'The Guy They Always Forget' Makes Deep Run In 2012 WSOP, 31 Years After Loss To Stu Ungar
Perry Green Still Enjoys Coming To Las Vegas After 56 Years
With a short stack all tournament, Perry Green said he had a switch blade while his opponents were using machine guns. But he still enjoyed himself this summer in the World Series of Poker main event — more than three decades after he finished runner-up to the late Stu Ungar.
Green, 76, has been coming to Las Vegas to play poker for longer than most of the 6,598-player starting field has been alive. Over fifty six years, the Alaskan has made numerous treks to the Mojave Desert to compete among the most recognized gamblers in the world. His most recent ended with a 152nd place finish in the main event for $52,000. He also owns three bracelets dating back to the WSOP’S infancy.
Green said that Ungar — widely regarded as one of the game’s all-time best players — didn’t worry him at the time. When the two men squared off on the felt, Ungar hadn’t yet become a poker legend, nor had the drugs and pitfalls of Las Vegas, Nevada yet destroyed him.
“I was more aggressive than Stu,” Green remembered. “I had him all-in three times. I had A-K when he had A-Q, and the board brought a full house. I had 10-2 of clubs when he the A-J of clubs on a board with the jack of diamonds and the nine and eight of clubs. I had him shaking on that one. Another time, with 10 players left, I had 10-9 of clubs, and he had pocket fives. He won that one as well. So, he’s the champion, and I’m the guy they always forget.”
When asked if he’s disappointed that his photo isn’t on a wall at the Rio Convention Center like those of past champions, he said: “It’s OK, as long as it’s not hanging in the post office.”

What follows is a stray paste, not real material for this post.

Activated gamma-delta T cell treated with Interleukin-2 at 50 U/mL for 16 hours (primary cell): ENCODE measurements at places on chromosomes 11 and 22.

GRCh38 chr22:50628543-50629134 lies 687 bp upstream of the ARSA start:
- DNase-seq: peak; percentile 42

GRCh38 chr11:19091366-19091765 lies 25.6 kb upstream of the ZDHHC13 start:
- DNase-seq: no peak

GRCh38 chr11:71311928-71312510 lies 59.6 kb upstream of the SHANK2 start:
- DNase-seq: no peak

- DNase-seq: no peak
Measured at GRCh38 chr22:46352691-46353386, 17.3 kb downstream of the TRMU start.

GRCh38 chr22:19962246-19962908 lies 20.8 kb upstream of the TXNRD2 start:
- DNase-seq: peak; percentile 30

While Ungar eventually unraveled into the abyss, Green continued with his life, carving out a career in the fur business. “I can’t retire,” said the still-working Green. “What would I do? Play golf every day? That becomes a job. I’m still interested in life and staying young.”
According to Green, the game has become brutally tough, skill-wise. During the early years, there were no professional tournament players, he said. Those who played relied on cash games. Nowadays, livings are made by analyzing such things as stack sizes relative to the blinds and antes. When to move all-in has become a science.
“When people came to Las Vegas, there was one poker tournament,” he said during a break in play. “People didn’t have tournament experience. These players are more methodical. They look for the soft spots. I have six grandchildren who are as old as 50 percent of the field. I feel out of place against these phenoms, but I can handle it.”
Despite the main event becoming nearly impossible to win, Perry said he loves how the game has evolved and become somewhat mainstream. “It’s wonderful to see,” he said.
When he isn’t at the World Series, Green’s interest in poker takes the form of a small-stakes home game that ends at 10 p.m. because at that hour, he said, “everybody falls asleep.”
Green was frequently exhausted during the long days of the main event. “It’s impossible when you’re 76,” he said of his energy level. “If I was holding a lot of cards, it wouldn’t be so hard.”
Green has been visiting Sin City long before the proliferation of the mega resorts. He said the town feels “less personal” than it once did, but he still enjoys coming back in his old age and seeing his old acquaintances. “It’s an exciting place that everyone should go to,” he said.
Once back home, Green will continue working hard, which includes preparing to open a sports bistro in Rancho Mirage, California. “I wanted to create some jobs for when Mitt Romney is president,” he said. “God, I hope he becomes president.”
Follow Brian Pempus on Twitter — @brianpempus
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